If you’ve bought a sewing machine, keep in mind that how well you take care of it will affect how comfortable you find it to use and how long it lasts. We provide you with a quick, easy guide to maintaining your device so that nothing can prevent you from starting your creations.
How often a sewing machine needs to be maintained
First of all, a well-maintained sewing machine is one that receives routine maintenance. Given that the frequency of maintenance also depends on your rate of use, it would not be reasonable to give you a general frequency of use in months. It stands to reason that a casual seamstress will take better care of his equipment than a regular or skilled seamstress.
If an experienced seamstress can tell from experience when her machine needs a little maintenance, a novice can easily miss it. Our group suggests that you base your decisions on how many hours you use something. Every 10 to 15 hours of sewing, your machine needs to be serviced. Despite the fact that this time frame is relatively brief, you can prolong the life of your sewing machine.
Typically, a service consisting of internal cleaning and oiling can be done once each year, or after every 10 – 15 hours of sewing.
Safety measures before maintenance
Make sure to first unplug your computer. To reduce the possibility of accidentally starting the machine on one of your fingers, take this precaution. On older sewing machines, threads can also get stripped. There is no debate about assuming even a small risk of electrocution.
The machine may be difficult to disassemble depending on the model. To avoid any issues during reassembling, we suggest that you take pictures at each stage of disassembly. Be aware that some brands, frequently reputable ones, offer a written or visual disassembly and reassembly guide.
Steps for sewing machine upkeep
Two parts of a real interview will be conducted. The equipment needs to be cleaned and then lubricated.
Taking care of the sewing machine
Sewing using a machine that’s clean and tidy on the outside is nice, but how clean is the inside? Be aware that your machine needs your full attention inside as well.
After the machine has been disassembled, we suggest that you thoroughly vacuum the area, as there will be a build-up of lint and dust. The next step is to use a dry cloth to scrub each corner thoroughly.
Be cautious; in some guides, it’s suggested that you carry out this step with a damp cloth. Unless you’re persuaded not to use the machine for a few days, we don’t advise it. Also, with a wet machine, you run the additional risk of oil not bonding to the components and the risk of oxidation of metallic parts. Therefore, a powerful vacuum nozzle and a dry microfibre cloth should do the trick for cleaning the inside of your machine.
The metal components inside the sewing machine will need to have a few drops of a specialised lubricant oil applied to them. To make sure that all of the machine’s parts are lubricated, feel free to manually move the needle up and down.
The smooth passage of the thread against its various components as well as the proper operation of mechanical movements depends on lubrication, oiling, or greasing.
Don’t use any old oil to maintain the internals of your sewing machine, make sure to use an oil that is compatible with sewing machines for best results.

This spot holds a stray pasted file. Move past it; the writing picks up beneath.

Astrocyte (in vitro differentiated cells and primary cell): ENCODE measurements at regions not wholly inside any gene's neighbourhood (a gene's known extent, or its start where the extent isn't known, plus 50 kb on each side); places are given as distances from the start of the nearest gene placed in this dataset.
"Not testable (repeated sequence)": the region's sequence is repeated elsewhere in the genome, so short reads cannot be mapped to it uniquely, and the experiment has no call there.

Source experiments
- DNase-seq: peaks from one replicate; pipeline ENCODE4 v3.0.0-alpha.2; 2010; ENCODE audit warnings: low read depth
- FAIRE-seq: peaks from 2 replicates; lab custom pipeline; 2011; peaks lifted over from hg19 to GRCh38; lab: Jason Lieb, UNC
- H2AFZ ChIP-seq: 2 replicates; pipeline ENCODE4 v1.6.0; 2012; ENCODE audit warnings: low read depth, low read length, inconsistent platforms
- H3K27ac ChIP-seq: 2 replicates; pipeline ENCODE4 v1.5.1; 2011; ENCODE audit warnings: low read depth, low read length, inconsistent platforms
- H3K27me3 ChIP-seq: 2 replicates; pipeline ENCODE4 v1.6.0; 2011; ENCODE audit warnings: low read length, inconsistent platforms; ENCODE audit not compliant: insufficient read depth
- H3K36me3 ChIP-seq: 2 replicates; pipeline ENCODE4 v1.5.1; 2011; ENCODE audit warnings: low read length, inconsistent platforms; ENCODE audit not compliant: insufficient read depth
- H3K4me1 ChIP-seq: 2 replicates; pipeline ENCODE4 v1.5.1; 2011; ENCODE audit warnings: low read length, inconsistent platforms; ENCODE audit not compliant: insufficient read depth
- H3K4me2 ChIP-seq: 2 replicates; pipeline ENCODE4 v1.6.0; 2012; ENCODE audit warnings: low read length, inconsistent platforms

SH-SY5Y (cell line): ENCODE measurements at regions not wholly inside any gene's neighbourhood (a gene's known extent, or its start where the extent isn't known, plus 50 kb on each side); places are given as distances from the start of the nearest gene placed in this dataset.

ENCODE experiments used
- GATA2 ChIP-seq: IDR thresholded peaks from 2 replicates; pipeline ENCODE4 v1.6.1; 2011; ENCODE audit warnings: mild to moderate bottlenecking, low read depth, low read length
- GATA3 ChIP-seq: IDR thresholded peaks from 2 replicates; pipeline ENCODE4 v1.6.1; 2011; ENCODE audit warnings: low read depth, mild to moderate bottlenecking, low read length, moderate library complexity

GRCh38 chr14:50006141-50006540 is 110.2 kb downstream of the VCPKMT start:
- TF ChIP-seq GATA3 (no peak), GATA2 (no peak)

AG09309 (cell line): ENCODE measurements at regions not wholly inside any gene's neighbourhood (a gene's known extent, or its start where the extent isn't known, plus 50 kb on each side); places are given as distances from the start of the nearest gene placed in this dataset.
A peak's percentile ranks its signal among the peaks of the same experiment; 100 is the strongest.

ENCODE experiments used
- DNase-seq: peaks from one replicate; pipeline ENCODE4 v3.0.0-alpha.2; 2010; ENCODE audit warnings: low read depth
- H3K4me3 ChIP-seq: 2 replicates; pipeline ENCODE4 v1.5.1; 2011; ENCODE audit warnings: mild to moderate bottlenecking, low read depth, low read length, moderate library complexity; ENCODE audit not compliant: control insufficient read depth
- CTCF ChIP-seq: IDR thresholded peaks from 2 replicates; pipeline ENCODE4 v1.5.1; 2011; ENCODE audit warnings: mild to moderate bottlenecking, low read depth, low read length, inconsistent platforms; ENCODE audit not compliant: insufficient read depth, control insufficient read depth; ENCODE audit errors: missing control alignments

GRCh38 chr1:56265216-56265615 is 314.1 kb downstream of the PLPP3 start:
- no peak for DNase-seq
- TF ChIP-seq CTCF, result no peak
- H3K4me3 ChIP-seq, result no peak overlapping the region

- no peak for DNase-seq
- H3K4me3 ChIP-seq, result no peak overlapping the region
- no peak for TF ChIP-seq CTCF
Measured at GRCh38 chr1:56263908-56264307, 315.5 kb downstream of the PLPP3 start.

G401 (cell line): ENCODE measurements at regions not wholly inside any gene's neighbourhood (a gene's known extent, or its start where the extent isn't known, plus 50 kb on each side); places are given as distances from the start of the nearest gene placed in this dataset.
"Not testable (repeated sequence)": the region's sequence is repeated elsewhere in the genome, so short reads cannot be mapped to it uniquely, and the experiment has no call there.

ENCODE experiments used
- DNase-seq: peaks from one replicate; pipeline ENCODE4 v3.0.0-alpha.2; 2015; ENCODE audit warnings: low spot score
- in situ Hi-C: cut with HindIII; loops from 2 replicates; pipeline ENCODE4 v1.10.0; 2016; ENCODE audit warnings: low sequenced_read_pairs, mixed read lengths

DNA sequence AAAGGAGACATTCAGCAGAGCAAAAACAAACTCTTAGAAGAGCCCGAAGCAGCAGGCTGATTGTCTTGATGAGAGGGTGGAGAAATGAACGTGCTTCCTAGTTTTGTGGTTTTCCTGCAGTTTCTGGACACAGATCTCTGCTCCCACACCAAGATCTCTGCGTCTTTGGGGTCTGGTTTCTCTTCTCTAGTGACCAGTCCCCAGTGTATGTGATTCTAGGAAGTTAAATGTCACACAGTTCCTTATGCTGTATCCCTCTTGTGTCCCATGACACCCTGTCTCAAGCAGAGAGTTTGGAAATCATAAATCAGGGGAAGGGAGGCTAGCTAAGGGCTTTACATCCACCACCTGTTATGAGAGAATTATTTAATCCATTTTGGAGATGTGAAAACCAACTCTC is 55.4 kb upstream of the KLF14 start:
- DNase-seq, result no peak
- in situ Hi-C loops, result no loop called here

You must restart your sewing machine after it has been put back together. Make sure you have replaced each disassembled component correctly beforehand. After reconnecting the power, sew on a piece of leftover fabric.
It frequently happens that you detect grease or oily residue when the sewing machine makes its first stitch after maintenance. It’s a good idea to run some striches through some waste scraps of fabric to help mop up any oils before using the machine.
For precautions regarding maintenance, always check the user manual.
In any case, before beginning your first interview, we always suggest that you review your instructions for use. While some brands will advise you, others will caution you and draw your attention to certain model-specific details.
Before purchasing a new sewing machine, don’t be afraid to read customer reviews on the model you have your eye on. If this is your first sewing machine, you can avoid the models that cause the most frustration among experienced sewers by choosing one that is simple to maintain.
Use Your Machine With Care
This kind of maintenance is only a small part of taking care of your sewing machine. You will also need to be careful to use it properly in order to extend its lifespan. This final cautionary note from our team refers to the fact that novice machines frequently exhibit weaknesses due to misuse quite early.
The following mistakes should be avoided in order to protect your sewing machine:
Use the universal needle to sew all types of materials. Yes, for the most part, it functions without damaging the needle. With the exception that you can push your engines harder than necessary and risk a costly break. Using the correct sewing needle size and type will help prolong the lifespan of your motor.
Continually use the same settings. Again, if you don’t adjust the stitch or thread tension in accordance with your work or your thread, your machine may suffer in addition to the sometimes unsightly aspect of your work.
Using a thread of subpar quality. Low-quality threads can cause your machine to become overloaded, and threads break, tangle, and skip stitches, necessitating more frequent maintenance and repairs. They may also damage the motors by becoming lodged in the needle’s eye.
You are now prepared to start a brief pampering session for your sewing machine. Prepare yourself for the first disassembly with patience, and everything will eventually become second nature to you. Call a specialist if you don’t feel prepared to begin.